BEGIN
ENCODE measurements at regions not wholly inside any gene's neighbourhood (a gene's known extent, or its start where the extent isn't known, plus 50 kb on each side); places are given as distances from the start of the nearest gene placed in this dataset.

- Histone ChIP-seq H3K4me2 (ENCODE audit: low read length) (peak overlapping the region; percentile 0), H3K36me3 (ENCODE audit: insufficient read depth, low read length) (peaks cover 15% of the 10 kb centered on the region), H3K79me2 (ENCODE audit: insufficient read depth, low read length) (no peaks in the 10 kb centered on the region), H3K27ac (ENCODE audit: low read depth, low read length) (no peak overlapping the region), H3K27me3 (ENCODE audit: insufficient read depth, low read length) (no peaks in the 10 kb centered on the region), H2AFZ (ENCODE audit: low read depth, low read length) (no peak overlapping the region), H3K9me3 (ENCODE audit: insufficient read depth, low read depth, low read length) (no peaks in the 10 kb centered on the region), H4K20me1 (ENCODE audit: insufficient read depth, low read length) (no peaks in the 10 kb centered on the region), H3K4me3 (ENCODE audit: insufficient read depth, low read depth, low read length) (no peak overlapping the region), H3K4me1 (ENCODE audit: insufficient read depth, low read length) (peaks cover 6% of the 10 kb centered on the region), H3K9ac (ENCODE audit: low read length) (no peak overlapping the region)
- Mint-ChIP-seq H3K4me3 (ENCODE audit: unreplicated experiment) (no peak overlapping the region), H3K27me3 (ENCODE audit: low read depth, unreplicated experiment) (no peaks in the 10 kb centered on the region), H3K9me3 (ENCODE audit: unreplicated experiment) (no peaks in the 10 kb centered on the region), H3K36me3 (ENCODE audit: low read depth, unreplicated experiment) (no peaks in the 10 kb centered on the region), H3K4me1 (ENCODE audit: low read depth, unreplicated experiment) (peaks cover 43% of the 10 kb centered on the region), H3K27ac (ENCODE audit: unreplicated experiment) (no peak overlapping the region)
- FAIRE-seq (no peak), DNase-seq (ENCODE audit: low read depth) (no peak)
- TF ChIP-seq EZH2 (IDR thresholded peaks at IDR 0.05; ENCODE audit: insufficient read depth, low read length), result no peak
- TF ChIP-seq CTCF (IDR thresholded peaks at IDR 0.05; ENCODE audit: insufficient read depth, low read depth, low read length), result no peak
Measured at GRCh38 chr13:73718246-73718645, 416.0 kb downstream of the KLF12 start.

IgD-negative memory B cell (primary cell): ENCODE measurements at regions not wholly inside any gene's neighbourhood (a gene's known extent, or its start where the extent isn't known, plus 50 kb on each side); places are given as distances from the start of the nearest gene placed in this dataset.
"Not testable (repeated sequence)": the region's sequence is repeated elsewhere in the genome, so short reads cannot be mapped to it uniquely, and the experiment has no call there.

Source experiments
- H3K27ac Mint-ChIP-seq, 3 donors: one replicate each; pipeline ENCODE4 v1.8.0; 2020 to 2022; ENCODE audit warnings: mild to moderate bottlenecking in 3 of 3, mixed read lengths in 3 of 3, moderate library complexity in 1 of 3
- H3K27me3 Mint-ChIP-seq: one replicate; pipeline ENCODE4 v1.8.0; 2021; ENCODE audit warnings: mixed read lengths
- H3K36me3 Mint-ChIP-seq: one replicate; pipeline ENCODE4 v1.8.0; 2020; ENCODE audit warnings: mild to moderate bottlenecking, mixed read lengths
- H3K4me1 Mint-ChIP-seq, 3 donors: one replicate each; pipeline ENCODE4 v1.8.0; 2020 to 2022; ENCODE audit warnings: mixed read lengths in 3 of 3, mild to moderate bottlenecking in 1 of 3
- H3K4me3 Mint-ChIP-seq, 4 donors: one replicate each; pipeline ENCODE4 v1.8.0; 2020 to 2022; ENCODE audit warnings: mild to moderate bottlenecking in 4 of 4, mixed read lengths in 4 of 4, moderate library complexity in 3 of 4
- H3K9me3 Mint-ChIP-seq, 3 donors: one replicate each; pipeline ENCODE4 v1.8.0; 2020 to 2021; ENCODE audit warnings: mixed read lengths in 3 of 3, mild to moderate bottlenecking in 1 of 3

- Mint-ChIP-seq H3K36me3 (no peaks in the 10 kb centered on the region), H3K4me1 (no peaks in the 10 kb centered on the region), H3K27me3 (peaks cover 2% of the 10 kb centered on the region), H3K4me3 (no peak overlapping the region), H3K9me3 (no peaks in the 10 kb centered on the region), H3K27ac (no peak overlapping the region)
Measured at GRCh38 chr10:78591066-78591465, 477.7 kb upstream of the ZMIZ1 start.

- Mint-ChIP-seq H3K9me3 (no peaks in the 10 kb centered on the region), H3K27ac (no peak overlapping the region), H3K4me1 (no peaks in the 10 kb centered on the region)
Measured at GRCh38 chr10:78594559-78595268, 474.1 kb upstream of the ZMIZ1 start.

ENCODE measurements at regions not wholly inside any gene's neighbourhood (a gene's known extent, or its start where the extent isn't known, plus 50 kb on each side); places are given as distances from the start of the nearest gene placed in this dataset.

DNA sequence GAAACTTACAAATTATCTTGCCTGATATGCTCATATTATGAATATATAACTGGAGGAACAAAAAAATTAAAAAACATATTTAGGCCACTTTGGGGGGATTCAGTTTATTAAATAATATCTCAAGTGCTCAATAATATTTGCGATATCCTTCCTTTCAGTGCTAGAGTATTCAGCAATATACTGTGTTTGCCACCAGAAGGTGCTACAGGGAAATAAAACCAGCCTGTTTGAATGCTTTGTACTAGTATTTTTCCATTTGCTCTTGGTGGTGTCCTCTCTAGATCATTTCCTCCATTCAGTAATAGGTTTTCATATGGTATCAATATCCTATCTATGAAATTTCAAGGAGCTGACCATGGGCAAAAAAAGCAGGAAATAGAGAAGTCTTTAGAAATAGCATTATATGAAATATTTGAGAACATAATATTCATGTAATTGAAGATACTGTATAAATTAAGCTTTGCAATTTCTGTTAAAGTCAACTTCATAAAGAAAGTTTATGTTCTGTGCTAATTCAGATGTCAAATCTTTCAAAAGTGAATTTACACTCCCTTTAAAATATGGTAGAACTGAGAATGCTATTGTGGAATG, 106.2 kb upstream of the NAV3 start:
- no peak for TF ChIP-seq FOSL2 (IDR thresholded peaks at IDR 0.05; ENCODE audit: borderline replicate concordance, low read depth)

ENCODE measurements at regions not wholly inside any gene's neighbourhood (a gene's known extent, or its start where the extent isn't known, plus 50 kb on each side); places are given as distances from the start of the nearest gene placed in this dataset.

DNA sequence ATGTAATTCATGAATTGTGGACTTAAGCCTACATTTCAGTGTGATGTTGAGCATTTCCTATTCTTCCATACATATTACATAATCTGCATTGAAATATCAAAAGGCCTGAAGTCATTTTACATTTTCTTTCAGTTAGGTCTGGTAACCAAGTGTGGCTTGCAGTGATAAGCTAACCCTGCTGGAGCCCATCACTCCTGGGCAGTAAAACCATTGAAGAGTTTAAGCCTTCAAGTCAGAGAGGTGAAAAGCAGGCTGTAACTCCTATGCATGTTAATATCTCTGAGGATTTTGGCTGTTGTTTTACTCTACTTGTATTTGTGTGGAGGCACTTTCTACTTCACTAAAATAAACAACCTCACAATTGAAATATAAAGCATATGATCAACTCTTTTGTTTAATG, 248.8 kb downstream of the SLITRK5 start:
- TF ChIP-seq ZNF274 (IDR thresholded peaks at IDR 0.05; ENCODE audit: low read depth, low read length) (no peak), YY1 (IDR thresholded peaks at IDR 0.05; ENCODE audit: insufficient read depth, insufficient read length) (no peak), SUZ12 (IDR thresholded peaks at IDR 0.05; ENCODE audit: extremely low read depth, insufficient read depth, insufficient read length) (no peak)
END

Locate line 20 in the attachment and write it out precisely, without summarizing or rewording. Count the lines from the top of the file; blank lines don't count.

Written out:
Measured at GRCh38 chr10:78594559-78595268, 474.1 kb upstream of the ZMIZ1 start.